Stephen Totterman (Empire Vale, New South Wales, Australia) writes on-line in the open-access journal Marine Ornithology on differences in measuring Short-tailed Shearwaters Puffinus tenuirostris as study skins or live specimens
The paper’s summary follows:
“External biometrics have many applications in ornithology, and study skins are a major source of these measurements. However, measurements can be imprecise, and skins tend to shrink when they dry — two problems rarely investigated for petrels (family: Procellariidae). This study examined measurement error and shrinkage for 15 biometrics, using Short-tailed Shearwater Puffinus tenuirostris as the subject species. Random measurement error, defined as the variability of repeated measurements of a particular character taken on the same individual relative to its variability among individuals in a particular group, ranged from 0.3% for head plus bill length in dry specimens to 36% for tarsus width in freshly dead birds. Shrinkage of skin specimens stabilised within 2–5 months after preparation. Average fresh-dry shrinkage ranged from 0.2% for head plus bill to 12% for tarsus height. A new method was used to estimate shrinkage variability among individuals. “Shrinkage variation,” defined as the proportion of unexplained variance (1 – r2) in the correlation between paired fresh and dry measurements of a particular character after correcting for measurement error, ranged from 0% for wing chord to 33% for bill base width. More robust biometrics from this study were measurements of large, inflexible characters with well-defined measurement “landmarks.”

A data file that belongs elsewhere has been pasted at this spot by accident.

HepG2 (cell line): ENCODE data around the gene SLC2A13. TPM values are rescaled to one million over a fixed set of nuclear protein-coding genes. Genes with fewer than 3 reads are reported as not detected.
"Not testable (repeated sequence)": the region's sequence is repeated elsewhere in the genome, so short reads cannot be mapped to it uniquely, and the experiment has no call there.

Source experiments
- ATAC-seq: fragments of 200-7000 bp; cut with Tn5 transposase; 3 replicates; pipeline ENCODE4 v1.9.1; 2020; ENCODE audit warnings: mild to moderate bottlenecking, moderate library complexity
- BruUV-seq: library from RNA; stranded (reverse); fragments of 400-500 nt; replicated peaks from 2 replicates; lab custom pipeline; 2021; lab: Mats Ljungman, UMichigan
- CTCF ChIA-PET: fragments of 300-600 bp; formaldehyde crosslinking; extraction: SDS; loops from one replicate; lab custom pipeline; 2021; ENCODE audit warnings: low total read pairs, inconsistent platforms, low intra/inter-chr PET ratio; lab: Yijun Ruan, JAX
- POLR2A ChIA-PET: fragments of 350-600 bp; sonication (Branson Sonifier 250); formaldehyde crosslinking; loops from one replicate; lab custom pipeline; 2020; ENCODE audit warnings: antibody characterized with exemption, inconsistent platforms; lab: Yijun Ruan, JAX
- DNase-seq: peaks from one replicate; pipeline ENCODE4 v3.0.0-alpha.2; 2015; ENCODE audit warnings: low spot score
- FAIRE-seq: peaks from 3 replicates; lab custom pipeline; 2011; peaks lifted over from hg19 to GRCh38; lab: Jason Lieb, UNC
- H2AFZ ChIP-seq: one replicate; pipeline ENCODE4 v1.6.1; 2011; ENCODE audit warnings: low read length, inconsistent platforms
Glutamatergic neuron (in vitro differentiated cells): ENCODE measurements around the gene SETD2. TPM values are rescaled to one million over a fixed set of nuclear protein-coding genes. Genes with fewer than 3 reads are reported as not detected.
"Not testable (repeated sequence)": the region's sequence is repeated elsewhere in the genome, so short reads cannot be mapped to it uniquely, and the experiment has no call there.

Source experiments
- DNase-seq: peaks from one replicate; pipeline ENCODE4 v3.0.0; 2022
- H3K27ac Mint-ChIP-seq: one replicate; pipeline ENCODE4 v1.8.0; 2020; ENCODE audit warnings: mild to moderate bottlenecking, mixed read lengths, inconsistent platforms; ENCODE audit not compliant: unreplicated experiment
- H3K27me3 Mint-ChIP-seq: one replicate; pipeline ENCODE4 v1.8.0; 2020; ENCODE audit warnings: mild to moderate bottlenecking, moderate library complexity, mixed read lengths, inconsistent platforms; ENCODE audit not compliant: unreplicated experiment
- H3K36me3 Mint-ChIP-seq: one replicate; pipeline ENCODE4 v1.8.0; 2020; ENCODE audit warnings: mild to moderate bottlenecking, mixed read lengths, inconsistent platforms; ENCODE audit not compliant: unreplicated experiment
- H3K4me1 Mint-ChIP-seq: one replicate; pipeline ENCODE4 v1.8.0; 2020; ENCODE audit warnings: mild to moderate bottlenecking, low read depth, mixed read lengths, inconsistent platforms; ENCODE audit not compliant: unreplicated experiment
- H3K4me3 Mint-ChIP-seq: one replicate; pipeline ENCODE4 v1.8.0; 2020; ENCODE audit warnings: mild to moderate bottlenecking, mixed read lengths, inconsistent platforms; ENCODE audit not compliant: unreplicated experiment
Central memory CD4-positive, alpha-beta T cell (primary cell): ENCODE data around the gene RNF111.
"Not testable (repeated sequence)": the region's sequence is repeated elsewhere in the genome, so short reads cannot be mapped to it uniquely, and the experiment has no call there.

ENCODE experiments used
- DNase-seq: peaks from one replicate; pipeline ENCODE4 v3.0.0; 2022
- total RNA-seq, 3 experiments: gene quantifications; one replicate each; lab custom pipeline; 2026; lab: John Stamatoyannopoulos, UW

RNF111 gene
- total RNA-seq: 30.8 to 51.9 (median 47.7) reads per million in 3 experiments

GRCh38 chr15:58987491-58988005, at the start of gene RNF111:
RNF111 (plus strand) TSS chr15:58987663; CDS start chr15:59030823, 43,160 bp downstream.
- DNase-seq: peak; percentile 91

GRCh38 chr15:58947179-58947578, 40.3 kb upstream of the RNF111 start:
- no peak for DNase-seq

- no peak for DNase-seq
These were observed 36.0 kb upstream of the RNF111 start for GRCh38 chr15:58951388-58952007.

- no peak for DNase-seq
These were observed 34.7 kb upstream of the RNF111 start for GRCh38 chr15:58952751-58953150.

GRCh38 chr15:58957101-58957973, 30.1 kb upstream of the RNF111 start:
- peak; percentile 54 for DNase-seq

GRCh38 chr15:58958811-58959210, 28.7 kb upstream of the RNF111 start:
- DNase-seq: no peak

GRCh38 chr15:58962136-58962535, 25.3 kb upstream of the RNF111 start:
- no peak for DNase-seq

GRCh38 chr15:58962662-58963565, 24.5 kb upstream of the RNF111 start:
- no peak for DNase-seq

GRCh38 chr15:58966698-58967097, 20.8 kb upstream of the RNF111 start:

Short-tailed Shearwater, photograph by Mark Carey
Totterman, S.L. 2016. Random measurement error and specimen shrinkage in Short-tailed Shearwaters Puffinus tenuirostris. Marine Ornithology 44: 11-20.
John Cooper, ACAP Information Officer, 08 March 2016